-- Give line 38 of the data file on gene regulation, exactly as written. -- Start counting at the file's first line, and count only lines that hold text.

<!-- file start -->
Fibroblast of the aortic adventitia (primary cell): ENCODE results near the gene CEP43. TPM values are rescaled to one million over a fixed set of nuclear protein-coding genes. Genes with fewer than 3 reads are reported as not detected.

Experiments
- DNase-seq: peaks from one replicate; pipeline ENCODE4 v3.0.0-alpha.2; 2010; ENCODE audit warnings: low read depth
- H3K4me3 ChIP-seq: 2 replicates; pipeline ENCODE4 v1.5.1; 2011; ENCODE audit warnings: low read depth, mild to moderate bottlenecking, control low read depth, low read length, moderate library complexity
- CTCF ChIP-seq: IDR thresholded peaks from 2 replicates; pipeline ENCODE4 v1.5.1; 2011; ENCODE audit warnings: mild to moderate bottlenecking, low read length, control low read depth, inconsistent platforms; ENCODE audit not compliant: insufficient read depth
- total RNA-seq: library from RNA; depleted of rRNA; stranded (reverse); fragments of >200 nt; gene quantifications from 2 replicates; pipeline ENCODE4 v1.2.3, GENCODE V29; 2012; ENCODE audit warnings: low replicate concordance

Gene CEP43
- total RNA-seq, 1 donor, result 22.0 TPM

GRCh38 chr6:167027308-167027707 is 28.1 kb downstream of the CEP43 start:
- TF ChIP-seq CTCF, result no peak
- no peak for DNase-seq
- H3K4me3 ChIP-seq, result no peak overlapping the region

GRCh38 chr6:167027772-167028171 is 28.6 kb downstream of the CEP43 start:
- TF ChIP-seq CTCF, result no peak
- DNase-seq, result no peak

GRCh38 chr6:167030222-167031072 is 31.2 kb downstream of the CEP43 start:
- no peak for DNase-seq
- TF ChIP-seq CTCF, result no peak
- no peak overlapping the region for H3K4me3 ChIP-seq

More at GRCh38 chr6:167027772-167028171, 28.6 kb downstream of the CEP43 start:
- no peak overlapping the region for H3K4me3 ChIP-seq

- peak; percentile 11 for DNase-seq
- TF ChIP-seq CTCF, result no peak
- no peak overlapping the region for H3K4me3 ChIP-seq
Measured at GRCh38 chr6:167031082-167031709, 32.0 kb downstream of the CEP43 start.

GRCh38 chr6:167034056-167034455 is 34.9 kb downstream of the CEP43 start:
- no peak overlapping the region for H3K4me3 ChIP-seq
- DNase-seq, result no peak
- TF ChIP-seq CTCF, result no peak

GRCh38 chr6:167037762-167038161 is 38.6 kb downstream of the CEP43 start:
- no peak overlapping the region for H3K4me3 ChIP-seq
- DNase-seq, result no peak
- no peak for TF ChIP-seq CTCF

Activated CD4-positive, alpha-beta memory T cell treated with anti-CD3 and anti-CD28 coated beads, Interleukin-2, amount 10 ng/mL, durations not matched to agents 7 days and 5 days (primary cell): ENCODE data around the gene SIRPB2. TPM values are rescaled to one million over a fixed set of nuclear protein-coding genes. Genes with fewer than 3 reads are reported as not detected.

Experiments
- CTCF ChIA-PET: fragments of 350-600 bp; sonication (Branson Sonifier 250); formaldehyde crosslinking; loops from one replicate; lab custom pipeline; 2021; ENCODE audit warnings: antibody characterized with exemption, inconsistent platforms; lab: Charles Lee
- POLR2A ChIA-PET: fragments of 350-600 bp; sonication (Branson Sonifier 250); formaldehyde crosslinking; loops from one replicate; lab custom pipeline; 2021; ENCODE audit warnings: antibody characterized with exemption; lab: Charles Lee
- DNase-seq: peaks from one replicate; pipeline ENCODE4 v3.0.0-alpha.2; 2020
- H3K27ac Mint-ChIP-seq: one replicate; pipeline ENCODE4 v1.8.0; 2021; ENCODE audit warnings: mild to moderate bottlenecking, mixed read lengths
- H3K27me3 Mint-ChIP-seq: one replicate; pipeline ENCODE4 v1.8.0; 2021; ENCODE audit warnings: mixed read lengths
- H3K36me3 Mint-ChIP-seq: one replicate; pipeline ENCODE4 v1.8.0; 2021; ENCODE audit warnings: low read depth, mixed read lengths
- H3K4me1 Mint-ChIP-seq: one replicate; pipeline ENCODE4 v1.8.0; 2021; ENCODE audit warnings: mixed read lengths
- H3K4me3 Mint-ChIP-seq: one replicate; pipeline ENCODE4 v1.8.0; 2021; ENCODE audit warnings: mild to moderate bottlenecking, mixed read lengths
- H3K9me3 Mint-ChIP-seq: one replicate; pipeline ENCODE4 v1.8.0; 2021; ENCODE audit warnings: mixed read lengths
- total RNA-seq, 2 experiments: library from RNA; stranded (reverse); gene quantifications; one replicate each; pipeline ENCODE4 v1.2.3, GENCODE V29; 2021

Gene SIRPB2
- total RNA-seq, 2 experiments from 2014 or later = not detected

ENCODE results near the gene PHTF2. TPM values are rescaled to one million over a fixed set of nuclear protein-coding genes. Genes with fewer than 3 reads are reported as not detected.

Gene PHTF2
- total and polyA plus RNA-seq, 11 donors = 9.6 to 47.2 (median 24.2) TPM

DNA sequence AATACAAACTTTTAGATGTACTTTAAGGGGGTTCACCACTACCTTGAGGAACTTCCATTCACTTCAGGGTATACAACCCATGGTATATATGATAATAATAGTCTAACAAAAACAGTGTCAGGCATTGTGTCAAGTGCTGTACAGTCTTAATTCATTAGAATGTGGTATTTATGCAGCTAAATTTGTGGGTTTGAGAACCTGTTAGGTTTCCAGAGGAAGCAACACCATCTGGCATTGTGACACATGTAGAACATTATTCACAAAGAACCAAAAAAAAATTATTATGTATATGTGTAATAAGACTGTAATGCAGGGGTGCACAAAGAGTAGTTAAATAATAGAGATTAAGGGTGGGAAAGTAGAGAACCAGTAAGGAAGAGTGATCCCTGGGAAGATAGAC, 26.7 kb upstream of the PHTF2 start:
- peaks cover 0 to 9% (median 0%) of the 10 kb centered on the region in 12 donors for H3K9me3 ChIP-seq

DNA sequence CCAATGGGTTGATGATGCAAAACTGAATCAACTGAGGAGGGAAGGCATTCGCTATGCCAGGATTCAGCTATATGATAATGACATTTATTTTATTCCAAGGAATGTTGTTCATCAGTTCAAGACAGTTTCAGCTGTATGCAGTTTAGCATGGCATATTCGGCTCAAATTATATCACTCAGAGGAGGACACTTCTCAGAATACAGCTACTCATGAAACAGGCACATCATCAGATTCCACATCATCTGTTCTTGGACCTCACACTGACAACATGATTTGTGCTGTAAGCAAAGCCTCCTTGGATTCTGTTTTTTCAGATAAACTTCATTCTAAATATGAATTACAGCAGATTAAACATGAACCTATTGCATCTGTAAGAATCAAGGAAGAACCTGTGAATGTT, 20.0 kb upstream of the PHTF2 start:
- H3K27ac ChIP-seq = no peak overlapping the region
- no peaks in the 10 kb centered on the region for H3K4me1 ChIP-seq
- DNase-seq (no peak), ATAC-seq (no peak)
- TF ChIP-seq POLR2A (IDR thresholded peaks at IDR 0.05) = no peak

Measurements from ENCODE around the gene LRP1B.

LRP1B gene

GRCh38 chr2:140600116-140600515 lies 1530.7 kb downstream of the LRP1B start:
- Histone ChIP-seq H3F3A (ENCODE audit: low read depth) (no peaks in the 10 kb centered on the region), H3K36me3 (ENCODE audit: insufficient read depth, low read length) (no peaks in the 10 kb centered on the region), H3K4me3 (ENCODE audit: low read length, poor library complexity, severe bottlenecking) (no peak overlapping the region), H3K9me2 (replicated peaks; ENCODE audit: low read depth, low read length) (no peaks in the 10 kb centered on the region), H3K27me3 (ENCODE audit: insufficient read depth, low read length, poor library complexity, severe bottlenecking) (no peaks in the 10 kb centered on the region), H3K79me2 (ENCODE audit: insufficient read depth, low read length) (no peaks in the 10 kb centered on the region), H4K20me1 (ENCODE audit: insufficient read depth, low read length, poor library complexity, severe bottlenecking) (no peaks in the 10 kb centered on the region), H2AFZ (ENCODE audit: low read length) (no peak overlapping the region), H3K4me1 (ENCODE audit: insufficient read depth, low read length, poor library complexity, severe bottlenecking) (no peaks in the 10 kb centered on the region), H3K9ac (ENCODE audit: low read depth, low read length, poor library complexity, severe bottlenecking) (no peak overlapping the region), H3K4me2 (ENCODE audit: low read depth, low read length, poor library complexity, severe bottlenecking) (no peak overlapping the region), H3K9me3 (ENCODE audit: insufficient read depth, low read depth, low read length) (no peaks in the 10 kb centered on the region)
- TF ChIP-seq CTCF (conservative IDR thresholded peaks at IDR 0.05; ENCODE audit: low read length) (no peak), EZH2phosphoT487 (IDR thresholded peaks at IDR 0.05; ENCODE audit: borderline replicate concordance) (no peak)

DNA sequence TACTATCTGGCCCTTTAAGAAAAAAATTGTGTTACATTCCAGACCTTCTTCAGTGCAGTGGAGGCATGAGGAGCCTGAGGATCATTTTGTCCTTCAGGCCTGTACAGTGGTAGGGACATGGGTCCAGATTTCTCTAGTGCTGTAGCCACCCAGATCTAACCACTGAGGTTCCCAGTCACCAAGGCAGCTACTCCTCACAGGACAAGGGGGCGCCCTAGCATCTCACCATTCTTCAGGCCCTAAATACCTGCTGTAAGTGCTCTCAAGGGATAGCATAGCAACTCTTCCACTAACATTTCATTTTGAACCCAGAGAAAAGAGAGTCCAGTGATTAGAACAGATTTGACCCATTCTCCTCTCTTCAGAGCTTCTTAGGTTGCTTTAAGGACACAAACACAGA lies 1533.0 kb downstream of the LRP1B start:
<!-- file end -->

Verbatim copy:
- DNase-seq: peaks from one replicate; pipeline ENCODE4 v3.0.0-alpha.2; 2020